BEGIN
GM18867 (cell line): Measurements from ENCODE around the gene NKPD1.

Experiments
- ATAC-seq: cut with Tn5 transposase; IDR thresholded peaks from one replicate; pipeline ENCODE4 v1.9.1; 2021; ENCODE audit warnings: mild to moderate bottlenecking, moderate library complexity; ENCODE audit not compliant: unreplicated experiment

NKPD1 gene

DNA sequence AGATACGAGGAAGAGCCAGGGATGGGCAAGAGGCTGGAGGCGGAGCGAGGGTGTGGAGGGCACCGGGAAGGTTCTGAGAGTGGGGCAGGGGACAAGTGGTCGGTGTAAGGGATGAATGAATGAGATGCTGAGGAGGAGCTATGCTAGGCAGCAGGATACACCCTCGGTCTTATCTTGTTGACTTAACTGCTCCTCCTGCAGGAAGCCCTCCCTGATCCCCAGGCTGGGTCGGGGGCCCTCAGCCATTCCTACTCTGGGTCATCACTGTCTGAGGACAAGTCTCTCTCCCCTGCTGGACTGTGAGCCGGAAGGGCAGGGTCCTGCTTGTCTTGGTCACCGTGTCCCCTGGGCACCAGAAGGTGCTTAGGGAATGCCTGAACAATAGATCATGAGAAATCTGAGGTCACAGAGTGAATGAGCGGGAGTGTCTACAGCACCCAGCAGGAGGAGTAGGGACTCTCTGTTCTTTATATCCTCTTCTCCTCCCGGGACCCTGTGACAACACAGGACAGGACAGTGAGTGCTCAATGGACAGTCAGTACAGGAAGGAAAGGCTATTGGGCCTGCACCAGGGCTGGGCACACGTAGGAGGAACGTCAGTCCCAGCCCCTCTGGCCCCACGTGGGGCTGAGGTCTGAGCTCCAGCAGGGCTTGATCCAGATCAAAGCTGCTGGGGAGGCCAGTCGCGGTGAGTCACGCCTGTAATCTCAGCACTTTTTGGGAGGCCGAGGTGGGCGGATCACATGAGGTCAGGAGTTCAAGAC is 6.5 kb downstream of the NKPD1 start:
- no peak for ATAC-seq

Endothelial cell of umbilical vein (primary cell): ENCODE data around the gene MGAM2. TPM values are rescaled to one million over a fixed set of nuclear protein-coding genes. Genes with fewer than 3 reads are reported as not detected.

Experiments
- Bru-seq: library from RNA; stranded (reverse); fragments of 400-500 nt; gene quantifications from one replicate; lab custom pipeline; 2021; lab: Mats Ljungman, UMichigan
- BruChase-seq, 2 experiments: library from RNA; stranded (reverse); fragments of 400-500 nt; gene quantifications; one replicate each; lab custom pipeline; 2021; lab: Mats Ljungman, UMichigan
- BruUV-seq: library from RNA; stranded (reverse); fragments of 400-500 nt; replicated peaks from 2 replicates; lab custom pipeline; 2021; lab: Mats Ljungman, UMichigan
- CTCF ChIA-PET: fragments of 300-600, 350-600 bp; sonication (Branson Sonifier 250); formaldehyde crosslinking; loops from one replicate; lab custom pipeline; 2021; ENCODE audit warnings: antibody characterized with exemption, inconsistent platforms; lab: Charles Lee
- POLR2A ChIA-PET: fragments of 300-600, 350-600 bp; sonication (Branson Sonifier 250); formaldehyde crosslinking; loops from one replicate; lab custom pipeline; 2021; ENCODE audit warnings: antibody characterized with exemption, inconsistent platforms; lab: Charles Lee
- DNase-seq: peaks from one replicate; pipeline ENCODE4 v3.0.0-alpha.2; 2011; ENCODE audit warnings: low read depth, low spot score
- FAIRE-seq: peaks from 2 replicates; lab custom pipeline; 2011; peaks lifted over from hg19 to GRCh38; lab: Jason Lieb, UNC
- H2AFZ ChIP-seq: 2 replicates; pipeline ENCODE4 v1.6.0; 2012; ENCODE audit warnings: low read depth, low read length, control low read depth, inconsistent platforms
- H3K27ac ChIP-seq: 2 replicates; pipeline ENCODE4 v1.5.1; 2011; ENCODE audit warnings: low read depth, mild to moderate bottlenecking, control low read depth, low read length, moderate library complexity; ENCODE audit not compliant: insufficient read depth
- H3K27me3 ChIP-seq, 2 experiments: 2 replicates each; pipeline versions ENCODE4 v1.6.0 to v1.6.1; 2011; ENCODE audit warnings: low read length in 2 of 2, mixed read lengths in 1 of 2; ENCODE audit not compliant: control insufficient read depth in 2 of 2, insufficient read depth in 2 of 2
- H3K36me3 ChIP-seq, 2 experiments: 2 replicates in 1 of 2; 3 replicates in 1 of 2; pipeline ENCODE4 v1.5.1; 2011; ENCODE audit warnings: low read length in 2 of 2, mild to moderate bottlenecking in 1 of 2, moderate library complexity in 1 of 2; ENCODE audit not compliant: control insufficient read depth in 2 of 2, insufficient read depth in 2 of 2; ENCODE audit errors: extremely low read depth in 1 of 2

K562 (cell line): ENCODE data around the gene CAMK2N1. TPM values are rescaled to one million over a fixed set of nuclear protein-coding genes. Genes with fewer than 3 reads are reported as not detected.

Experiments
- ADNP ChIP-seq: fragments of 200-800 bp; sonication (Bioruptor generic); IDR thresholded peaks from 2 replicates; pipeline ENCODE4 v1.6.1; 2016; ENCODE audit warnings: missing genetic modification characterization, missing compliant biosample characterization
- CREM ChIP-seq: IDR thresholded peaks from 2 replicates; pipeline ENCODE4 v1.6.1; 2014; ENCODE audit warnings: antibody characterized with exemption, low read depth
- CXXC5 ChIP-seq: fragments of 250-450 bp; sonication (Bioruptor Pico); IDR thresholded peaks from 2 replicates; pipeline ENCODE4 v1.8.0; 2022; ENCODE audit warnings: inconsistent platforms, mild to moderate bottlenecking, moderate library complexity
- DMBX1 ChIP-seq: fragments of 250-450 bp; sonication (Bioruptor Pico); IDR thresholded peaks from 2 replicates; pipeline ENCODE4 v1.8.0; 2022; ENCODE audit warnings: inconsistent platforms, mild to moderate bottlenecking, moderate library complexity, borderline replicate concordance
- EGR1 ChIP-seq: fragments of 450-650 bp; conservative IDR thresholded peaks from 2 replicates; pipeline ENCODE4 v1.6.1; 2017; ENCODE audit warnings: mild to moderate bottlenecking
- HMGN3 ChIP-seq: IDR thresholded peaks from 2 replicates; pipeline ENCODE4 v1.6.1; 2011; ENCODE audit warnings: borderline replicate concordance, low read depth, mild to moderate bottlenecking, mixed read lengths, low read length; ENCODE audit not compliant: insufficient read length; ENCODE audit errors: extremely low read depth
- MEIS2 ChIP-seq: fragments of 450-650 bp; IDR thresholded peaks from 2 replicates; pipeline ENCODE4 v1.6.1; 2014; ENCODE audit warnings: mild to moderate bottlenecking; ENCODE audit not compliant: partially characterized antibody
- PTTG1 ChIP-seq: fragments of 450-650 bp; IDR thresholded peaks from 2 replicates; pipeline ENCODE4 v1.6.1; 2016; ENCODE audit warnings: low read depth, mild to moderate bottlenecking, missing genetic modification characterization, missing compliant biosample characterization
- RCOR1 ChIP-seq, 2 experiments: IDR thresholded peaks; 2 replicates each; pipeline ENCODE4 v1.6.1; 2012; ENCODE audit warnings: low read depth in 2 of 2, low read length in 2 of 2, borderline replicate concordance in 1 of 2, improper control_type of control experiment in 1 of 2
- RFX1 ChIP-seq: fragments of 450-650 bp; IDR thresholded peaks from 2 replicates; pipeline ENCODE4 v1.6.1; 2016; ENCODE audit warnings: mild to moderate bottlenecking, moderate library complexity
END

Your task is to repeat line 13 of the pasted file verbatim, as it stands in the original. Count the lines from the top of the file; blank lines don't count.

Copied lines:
- POLR2A ChIA-PET: fragments of 300-600, 350-600 bp; sonication (Branson Sonifier 250); formaldehyde crosslinking; loops from one replicate; lab custom pipeline; 2021; ENCODE audit warnings: antibody characterized with exemption, inconsistent platforms; lab: Charles Lee